Abstract Background:, It has been shown that standard endoscopic features often labeled as gastritis has a poor correlation with histopathology. Recently, high resolution magnifying endoscopy has been reported to be an effective method to diagnose gastritis. The aim of the present study was to compare standard endoscopy with magnifying endoscopy for the diagnosis of Helicobacter pylori gastritis, and to determine whether gastritis can be diagnosed based on findings at magnification endoscopy. Materials and Methods:, A total of 129 patients were enrolled into the study. Erythema, erosions, prominent area gastrica, nodularity, and regular arrangement of collecting venules (RAC) were investigated by standard endoscopy. Standard endoscopy was followed by magnifying endoscopy in all patients, and repeated in 55 patients after indigo carmine spraying. Results:, None of the standard endoscopic features showed a sensitivity of more than 70% for H. pylori gastritis, except RAC pattern analysis. Absence of a corporal RAC pattern had 85.7% sensitivity and 82.8% specificity for predicting H. pylori infection. Under magnification, the sensitivity and specificity of regular corporal pattern (regular collecting and capillary vascular structures with gastric pits resembling pinholes) for predicting normal histology were 90.3% and 93.9%, respectively. Loss of collecting venules, or both collecting and capillary structures was correlated with chronic inflammation and activity. With the progression of mucosal atrophy, irregular collecting venules became visible. The values for irregularly arranged antral ridge pattern for the prediction of antral gastritis were 89.3% and 65.2%, respectively. Indigo carmine staining increased sensitivity and specificity up to 97.6% and 100% for corporal gastritis, and up to 88.4% and 75.0% for antral gastritis, respectively. Indigo carmine staining significantly increases the detection of intestinal metaplasia. Conclusions:, High resolution magnifying is superior to standard endoscopy for the diagnosis of H. pylori gastritis, and identification of specific histopathologic features such as atrophy and intestinal metaplasia seems possible. [source]


    Should Non-Invasive Helicobacter pylori Testing Replace Endoscopy in Investigation of Dyspepsia?

    HELICOBACTER, Issue S1 2000
    Kenneth McColl
    Our knowledge of Helicobacter pylori infection is now changing the way in which we investigate patients presenting with dyspepsia, with noninvasive H. pylori testing replacing endoscopy. Non-invasive H. pylori testing has been shown to be useful in predicting the underlying diagnosis in patients presenting with dyspepsia. Several studies have shown that 20,50% of dyspeptic patients with a positive H. pylori test will have evidence of underlying ulcer disease or duodenitis. In contrast, less than 5% of dyspeptic patients with a negative H. pylori test will have evidence of ulcer disease and in these subjects, the likeliest diagnosis is gastroesophageal reflux disease. This has led to many groups recommending that noninvasive H. pylori testing should be used in place of endoscopy, with all those testing positive being given anti- H. pylori therapy and those testing negative being treated symptomatically. One concern about nonendoscopic management of dyspeptic patients is the possibility of missing underlying malignancy but studies have shown that in western countries this is rare in patients less than 55 years of age presenting with dyspepsia in the absence of sinister symptoms. There is increasing evidence supporting eradication of H. pylori infection in dyspeptic patients without ulcer disease. Meta-analysis of four prospective randomized trials indicates that such treatment is superior to placebo in about 10% of subjects. H. pylori -positive dyspeptic patients are also recognized to have an increased risk of developing ulcer disease in the future which will be removed by treating the infection. Another justification for eradicating the infection in the absence of ulcer disease is the fact that H. pylori infection is now proven to be a risk factor for gastric cancer. Prospective randomized studies comparing endoscopy with noninvasive H. pylori testing in the management of dyspeptic patients indicate that managing dyspepsia by noninvasive H. pylori testing is at least as effective as endoscopic-based management in producing symptomatic resolution and saves a substantial number of endoscopic procedures. There is therefore now substantial evidence indicating that noninvasive H. pylori testing should be used in place of endoscopy to determine the management of younger dyspeptic patients without sinister symptoms and who are not taking nonsteroidal anti-inflammatory drugs. [source]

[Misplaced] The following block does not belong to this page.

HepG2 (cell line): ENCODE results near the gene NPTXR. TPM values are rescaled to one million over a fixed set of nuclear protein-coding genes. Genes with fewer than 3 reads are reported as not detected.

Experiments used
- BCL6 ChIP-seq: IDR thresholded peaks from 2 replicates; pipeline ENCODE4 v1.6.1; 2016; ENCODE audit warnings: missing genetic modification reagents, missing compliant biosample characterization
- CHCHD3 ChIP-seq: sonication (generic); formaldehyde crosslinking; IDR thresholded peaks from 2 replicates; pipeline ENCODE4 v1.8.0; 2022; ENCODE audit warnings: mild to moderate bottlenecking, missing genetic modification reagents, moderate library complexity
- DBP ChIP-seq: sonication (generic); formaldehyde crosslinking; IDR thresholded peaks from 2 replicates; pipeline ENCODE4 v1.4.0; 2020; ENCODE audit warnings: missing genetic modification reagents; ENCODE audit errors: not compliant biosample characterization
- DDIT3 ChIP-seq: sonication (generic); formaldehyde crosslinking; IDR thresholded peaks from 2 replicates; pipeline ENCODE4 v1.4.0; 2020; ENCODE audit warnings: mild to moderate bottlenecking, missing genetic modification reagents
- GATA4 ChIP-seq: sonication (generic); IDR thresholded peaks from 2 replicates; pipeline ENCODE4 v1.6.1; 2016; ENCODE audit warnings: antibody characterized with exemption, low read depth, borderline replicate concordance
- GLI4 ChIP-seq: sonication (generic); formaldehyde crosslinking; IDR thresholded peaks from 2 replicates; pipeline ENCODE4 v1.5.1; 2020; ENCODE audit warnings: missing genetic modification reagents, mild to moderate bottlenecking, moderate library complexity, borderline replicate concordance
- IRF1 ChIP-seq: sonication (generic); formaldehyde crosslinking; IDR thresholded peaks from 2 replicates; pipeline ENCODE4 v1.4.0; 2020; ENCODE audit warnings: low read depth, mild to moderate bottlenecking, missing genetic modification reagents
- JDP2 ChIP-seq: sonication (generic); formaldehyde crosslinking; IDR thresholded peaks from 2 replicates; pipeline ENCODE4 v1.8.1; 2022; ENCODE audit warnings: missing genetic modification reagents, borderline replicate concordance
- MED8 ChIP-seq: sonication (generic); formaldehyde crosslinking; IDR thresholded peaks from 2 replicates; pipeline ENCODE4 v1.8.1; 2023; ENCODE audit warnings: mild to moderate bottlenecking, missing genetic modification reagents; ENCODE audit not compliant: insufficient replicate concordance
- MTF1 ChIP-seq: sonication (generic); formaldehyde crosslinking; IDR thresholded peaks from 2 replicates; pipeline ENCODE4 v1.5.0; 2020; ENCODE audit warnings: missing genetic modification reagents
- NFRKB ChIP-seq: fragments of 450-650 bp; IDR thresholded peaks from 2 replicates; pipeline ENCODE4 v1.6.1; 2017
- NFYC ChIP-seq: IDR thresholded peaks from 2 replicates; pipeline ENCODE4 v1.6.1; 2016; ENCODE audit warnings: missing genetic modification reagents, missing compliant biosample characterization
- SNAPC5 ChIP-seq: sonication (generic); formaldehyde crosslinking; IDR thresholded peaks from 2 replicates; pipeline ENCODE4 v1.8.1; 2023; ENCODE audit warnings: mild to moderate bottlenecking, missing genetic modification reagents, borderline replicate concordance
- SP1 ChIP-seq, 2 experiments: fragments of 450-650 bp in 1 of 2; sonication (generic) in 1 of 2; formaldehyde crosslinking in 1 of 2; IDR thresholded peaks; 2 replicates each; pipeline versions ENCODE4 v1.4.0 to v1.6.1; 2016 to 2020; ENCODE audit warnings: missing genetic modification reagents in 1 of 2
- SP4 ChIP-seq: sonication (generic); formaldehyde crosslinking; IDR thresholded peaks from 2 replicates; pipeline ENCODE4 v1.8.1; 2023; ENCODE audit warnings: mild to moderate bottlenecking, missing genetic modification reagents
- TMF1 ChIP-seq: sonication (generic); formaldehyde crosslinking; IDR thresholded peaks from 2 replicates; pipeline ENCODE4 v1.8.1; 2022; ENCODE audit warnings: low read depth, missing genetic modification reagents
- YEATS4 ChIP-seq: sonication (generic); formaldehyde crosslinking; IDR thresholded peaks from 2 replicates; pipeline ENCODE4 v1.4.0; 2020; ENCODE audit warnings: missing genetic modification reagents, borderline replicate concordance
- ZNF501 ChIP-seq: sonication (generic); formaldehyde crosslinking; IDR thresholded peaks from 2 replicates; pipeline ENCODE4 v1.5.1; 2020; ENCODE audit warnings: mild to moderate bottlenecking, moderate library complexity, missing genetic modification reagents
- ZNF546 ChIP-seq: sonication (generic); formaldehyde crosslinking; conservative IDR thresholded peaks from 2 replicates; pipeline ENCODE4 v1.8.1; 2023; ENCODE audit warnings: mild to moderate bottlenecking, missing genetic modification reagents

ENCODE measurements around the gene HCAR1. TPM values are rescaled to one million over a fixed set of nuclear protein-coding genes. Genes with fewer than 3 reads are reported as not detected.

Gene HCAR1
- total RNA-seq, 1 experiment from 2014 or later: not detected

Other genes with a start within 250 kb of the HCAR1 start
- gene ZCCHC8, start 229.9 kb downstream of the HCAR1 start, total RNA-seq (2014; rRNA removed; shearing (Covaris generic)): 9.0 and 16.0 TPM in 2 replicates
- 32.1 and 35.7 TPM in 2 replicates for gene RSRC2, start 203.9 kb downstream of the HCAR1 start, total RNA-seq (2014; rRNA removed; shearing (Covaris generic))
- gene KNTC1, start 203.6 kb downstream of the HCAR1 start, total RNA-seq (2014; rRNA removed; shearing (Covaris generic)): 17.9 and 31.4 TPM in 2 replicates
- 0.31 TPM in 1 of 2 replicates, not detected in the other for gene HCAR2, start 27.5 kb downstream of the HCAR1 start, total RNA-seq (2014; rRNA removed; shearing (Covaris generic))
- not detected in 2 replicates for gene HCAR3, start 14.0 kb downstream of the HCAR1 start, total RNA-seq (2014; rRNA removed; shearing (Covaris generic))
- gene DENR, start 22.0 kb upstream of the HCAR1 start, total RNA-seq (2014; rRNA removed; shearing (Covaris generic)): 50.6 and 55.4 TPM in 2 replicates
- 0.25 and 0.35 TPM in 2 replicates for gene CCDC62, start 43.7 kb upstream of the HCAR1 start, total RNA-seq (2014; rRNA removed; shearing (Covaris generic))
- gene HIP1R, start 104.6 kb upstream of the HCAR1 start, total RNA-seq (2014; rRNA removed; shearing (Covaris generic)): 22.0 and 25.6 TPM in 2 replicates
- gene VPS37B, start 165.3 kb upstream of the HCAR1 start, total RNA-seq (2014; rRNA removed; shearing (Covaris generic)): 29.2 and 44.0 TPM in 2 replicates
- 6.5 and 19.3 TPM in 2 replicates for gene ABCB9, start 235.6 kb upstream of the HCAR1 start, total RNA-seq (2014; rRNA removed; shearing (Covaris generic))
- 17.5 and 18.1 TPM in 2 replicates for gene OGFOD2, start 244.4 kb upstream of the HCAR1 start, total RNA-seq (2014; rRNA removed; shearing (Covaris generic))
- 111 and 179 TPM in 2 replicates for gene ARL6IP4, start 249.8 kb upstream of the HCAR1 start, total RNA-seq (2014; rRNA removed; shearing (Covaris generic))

Oral contrast-enhanced sonography for the diagnosis and grading of postsurgical recurrence of Crohn's disease

    INFLAMMATORY BOWEL DISEASES, Issue 9 2008
    Fabiana Castiglione MD
    Abstract Background: Postsurgical recurrence (PSR) is very common in patients with Crohn's disease (CD) and previous surgery. Endoscopy is crucial for the diagnosis of PSR, also showing high prognostic value. Bowel sonography (BS) with or without oral contrast enhancement (OCBS) is accurate for CD diagnosis but its role in PSR detection and grading is poorly investigated. The aim was to evaluate the diagnostic accuracy of BS and OCBS for PSR compared to the endoscopical Rutgeerts's grading system. Methods: We prospectively performed endoscopy, BS, and OCBS in 40 CD patients with previous bowel resection to provide evidence of possible PSR. Endoscopy, BS, and OCBS were executed 1 year after surgery, with PSR diagnosis and grading made in accordance with Rutgeerts. BS and OCBS were considered suggestive for PSR in the presence of bowel wall thickness (BWT) >3 mm. OCBS was performed after ingestion of 750 mL of polyethylene glycol (PEG). Also, a receiver operating characteristic (ROC) curve was constructed in order to define the best cutoff of BWT to discriminate mild from severe PSR (grade 0,2 versus 3,4 of Rutgeerts) for both BS and OCBS. Results: In all, 22 out of the 40 CD showed an endoscopic evidence of PSR (55%). A severe PSR was present in 14 patients (64%). Sensitivity, specificity, and positive and negative predictive values were 77%, 94%, 93%, and 80% for BS, and 82%, 94%, 93%, and 84% for OCBS. On the ROC curve a BWT >5 mm showed sensitivity, specificity, and positive and negative predictive values of 93%, 96%, 88%, and 97% for the diagnosis of severe PSR at BS, while a BWT >4 mm was the best cutoff differentiating the mild from the severe CD recurrence for OCBS, with a sensitivity, specificity, and positive and negative predictive values of 86%, 96%, 97%, and 79%, respectively. Conclusions: Both BS and OCBS show good sensitivity and high specificity for the diagnosis of PSR in CD, with a BWT >5 mm for BS and BWT >4 mm for OCBS strongly indicative of severe endoscopic PSR. Accordingly, these techniques could replace endoscopy for the diagnosis and grading of PSR in many cases. (Inflamm Bowel Dis 2008) [source]